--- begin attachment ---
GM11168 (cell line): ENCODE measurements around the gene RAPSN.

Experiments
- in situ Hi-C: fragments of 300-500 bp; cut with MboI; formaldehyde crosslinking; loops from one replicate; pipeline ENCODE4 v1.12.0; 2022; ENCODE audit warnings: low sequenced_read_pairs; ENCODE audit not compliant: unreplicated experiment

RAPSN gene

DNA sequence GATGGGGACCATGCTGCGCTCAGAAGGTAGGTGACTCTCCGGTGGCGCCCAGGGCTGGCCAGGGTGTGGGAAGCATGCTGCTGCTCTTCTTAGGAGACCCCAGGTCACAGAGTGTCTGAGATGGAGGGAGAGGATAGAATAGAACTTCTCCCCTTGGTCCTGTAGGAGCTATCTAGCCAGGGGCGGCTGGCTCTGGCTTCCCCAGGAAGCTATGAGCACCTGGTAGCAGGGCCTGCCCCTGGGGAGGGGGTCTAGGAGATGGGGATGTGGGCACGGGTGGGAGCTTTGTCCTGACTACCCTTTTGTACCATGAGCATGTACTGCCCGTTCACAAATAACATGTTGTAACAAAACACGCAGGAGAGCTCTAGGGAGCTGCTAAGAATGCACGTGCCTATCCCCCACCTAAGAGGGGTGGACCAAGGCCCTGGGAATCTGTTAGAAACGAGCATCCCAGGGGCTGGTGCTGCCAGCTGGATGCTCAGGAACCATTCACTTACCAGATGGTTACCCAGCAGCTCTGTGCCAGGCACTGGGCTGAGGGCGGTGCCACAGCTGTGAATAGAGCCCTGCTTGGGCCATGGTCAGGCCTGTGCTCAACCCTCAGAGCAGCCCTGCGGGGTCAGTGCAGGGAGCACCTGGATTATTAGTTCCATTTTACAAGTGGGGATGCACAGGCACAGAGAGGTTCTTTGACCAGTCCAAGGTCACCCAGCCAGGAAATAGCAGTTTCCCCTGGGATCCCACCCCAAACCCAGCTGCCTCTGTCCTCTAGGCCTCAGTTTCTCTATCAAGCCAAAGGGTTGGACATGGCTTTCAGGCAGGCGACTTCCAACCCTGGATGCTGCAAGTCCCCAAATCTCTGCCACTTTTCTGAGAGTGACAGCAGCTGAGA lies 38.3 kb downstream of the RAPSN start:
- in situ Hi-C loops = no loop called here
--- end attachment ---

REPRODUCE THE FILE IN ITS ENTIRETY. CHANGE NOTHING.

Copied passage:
GM11168 (cell line): ENCODE measurements around the gene RAPSN.

Experiments
- in situ Hi-C: fragments of 300-500 bp; cut with MboI; formaldehyde crosslinking; loops from one replicate; pipeline ENCODE4 v1.12.0; 2022; ENCODE audit warnings: low sequenced_read_pairs; ENCODE audit not compliant: unreplicated experiment

RAPSN gene

DNA sequence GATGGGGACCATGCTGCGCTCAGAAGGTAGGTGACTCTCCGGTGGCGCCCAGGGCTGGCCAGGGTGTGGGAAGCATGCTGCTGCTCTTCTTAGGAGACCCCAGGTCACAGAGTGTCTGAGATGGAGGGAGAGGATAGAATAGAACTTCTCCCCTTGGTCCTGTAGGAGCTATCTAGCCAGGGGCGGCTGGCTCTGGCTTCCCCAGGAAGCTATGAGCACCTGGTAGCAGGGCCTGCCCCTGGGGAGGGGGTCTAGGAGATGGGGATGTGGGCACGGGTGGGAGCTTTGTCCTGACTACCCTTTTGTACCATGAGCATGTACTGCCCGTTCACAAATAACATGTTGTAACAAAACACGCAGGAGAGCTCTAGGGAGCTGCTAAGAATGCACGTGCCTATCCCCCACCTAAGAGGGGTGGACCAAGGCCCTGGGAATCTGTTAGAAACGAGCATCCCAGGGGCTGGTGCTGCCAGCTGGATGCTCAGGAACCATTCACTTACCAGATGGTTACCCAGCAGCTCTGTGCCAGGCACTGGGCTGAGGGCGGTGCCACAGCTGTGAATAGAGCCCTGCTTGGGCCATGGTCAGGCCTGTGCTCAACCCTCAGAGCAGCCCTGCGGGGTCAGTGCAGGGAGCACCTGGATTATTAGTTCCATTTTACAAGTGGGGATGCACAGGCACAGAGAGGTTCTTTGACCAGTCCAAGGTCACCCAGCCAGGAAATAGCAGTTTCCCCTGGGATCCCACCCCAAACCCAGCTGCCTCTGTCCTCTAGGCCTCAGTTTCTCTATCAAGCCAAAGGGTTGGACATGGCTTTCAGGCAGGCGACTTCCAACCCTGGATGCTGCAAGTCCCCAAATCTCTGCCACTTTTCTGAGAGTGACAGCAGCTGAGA lies 38.3 kb downstream of the RAPSN start:
- in situ Hi-C loops = no loop called here